Georgia Tech

Georgia Tech defense off to disruptive start to season

Georgia Tech linebacker Bruce Jordan-Swilling, left, and defensive back Jalen Johnson take down Pittsburgh tight end Chris Clark on Saturday.
Georgia Tech linebacker Bruce Jordan-Swilling, left, and defensive back Jalen Johnson take down Pittsburgh tight end Chris Clark on Saturday. AP

The Georgia Tech defense has been a disruptive machine the past two weeks.

That’s just the way head coach Paul Johnson likes it. He’s willing to have his defense take a chance on creating a negative play at the risk of allowing a big play.

“They generated a lot of negative plays and when you do that, you put guys behind the chains, and it gives you a chance to make some plays,” Johnson said of his defensive players.

Georgia Tech (2-1) will try the same formula Saturday to slow down North Carolina’s fast-paced offense, which has scored 138 points in its past three meetings with the Yellow Jackets.

Georgia Tech had seven tackles for loss against Pittsburgh and eight Jacksonville State. The Yellow Jackets had three sacks against Pittsburgh after getting five against Jacksonville State. The Pittsburgh offense converted only 1-of-13 third-downs.

“When we go out there, our goal should be three-and-out,” defensive end Anree Saint-Amour said. “Our goal should be to get the ball back. No matter if they turn the ball over on the 1, we’re going to go out there with the same intensity.”

Through the first three games, Georgia Tech has forced the opposition to go three-and-out on 16 occasions. The Yellow Jackets managed only 24 for the entire 2016 season.

“It’s much easier to play when it’s third-and-9, third-and-10,” Johnson said. “People always talk about how our offense wasn’t built for third-and-long, but the truth is none of them are built for third-and-long.”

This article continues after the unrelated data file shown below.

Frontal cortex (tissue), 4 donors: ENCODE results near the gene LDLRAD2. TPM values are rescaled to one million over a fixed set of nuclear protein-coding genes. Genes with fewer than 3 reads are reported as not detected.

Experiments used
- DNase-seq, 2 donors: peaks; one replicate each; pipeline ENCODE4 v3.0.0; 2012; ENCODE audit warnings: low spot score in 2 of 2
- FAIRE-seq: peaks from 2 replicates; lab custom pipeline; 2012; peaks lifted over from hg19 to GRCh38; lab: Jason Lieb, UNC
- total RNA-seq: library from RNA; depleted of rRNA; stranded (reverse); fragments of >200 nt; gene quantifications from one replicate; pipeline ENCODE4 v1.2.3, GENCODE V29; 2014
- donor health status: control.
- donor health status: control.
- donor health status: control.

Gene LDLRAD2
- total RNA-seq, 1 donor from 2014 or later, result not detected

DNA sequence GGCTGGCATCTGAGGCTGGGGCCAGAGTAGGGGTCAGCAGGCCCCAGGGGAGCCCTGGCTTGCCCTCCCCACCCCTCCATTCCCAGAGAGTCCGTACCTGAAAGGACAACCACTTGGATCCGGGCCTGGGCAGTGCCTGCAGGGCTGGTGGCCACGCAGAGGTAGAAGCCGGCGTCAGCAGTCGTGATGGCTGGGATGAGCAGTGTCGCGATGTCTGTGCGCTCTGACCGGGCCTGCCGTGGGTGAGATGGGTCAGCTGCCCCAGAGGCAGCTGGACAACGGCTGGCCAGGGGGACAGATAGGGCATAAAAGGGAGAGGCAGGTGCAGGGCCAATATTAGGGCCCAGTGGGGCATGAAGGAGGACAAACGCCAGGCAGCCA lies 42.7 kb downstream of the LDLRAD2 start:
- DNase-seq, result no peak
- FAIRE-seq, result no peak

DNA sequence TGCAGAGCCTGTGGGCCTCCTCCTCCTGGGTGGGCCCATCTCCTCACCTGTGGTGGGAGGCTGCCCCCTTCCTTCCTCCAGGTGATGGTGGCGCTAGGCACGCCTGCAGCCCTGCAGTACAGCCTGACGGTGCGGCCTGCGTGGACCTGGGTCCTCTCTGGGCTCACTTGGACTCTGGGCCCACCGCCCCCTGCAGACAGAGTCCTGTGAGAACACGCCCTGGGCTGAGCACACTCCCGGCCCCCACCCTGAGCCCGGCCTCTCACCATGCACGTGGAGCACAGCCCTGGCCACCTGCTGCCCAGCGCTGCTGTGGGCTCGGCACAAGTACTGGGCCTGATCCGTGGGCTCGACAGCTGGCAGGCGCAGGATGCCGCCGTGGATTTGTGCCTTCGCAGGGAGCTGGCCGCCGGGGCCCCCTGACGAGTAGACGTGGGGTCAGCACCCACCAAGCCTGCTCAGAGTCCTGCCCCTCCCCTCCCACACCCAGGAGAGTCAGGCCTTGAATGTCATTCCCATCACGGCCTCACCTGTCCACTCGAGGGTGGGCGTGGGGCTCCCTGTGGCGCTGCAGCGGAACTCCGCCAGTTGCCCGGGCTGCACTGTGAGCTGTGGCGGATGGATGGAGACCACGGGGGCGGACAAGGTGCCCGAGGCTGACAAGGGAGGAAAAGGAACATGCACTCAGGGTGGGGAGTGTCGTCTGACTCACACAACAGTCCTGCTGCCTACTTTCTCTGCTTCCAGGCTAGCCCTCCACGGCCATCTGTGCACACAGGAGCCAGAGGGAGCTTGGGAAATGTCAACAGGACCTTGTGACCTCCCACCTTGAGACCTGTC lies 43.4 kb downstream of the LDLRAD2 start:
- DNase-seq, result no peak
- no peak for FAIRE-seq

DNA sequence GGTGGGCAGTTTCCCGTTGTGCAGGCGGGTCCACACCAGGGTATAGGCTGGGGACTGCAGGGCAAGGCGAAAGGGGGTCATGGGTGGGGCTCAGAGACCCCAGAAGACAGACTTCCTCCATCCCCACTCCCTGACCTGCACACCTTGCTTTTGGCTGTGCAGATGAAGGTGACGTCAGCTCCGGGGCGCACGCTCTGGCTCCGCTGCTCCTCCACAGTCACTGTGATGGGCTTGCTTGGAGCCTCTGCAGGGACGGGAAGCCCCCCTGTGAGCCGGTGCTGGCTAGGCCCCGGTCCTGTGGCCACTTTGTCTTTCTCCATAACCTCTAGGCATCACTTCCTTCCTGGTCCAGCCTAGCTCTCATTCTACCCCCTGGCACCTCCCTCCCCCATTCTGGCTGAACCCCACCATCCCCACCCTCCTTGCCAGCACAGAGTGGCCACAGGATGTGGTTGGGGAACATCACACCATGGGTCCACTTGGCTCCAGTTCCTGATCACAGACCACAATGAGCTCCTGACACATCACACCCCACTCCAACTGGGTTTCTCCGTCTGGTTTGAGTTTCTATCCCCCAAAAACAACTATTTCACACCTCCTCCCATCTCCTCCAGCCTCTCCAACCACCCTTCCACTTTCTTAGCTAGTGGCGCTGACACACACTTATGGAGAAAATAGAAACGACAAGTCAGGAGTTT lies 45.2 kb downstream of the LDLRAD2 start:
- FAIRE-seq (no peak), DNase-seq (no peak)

The defense was aggressive from the opening whistle against Pittsburgh. KeShun Freeman, Saint-Amour and Antonio Simmons were firing from the ends and Desmond Branch and Kyle Cerge-Henderson were applying the push from the inside. Simmons had two sacks and was named the team’s defensive player of the week.

“Antonio and Anree are both doing a good job getting pressure from outside,” Johnson said. “We’ve got to get the guys inside to push the protection back into the pocket.”

Saint-Amour said, “It was a mixture of schemes and talent. Coach set us up well. We’ve been working on pass rush all week. (Simmons) did great, showed great speed getting around the edge.”

Freeman said, “It was one of the better performances we’ve had. We’ve been in the right place at the right time. I’m happy about what we’ve put on film, and I’m excited to see how we grow these next six games.”

The aggressive approach may play well this week against a North Carolina team (1-3) that had trouble running the ball last week against Duke. Jordon Brown and Michael Carter, the Tar Heels’ two best runners, combined for 41 yards on 16 carries, and the team managed only 118.

Hiding the signals

Last week, the assistants on the Pittsburgh sideline had a large banner they used to shield the defensive calls sent into the game. It seemed silly, especially considering the Yellow Jackets gained 484 yards.

At his weekly news conferenceTuesday, Johnson was asked about whether he would consider doing something to prevent the opposition from stealing his offensive signals.

Johnson smirked and said, “I’ll see if I can get the ideation department to come down with some towels and cover me up.”

Take that as a no.

Braun honored

Left guard Parker Braun was named ACC Offensive Lineman of the Week for his effort against Pittsburgh. Braun took 22 defenders to the ground in the team’s 74 offensive snaps, one every 3.4 plays, and the Georgia Tech offense rolled up 436 rushing yards. It was the second time he has received the honor, getting it in 2016 after the win over Virginia Tech.

North Carolina at Georgia Tech

Noon, Saturday